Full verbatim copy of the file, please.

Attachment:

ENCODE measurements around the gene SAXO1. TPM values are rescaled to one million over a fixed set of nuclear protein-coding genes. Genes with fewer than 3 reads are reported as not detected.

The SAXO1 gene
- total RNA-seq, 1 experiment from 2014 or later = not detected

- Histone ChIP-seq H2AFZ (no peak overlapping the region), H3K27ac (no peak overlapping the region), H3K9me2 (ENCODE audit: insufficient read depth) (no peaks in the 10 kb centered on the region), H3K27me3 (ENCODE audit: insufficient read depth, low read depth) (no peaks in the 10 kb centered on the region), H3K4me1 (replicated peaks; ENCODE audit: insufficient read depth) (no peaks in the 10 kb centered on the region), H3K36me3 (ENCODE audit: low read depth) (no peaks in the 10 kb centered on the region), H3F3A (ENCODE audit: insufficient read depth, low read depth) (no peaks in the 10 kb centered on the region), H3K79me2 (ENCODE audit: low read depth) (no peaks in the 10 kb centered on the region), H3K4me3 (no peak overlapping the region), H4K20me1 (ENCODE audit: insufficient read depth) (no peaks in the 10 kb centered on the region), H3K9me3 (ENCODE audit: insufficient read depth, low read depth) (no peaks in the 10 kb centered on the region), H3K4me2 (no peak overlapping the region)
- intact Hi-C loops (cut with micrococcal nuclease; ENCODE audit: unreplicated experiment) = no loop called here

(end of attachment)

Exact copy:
ENCODE measurements around the gene SAXO1. TPM values are rescaled to one million over a fixed set of nuclear protein-coding genes. Genes with fewer than 3 reads are reported as not detected.

The SAXO1 gene
- total RNA-seq, 1 experiment from 2014 or later = not detected

- Histone ChIP-seq H2AFZ (no peak overlapping the region), H3K27ac (no peak overlapping the region), H3K9me2 (ENCODE audit: insufficient read depth) (no peaks in the 10 kb centered on the region), H3K27me3 (ENCODE audit: insufficient read depth, low read depth) (no peaks in the 10 kb centered on the region), H3K4me1 (replicated peaks; ENCODE audit: insufficient read depth) (no peaks in the 10 kb centered on the region), H3K36me3 (ENCODE audit: low read depth) (no peaks in the 10 kb centered on the region), H3F3A (ENCODE audit: insufficient read depth, low read depth) (no peaks in the 10 kb centered on the region), H3K79me2 (ENCODE audit: low read depth) (no peaks in the 10 kb centered on the region), H3K4me3 (no peak overlapping the region), H4K20me1 (ENCODE audit: insufficient read depth) (no peaks in the 10 kb centered on the region), H3K9me3 (ENCODE audit: insufficient read depth, low read depth) (no peaks in the 10 kb centered on the region), H3K4me2 (no peak overlapping the region)
- intact Hi-C loops (cut with micrococcal nuclease; ENCODE audit: unreplicated experiment) = no loop called here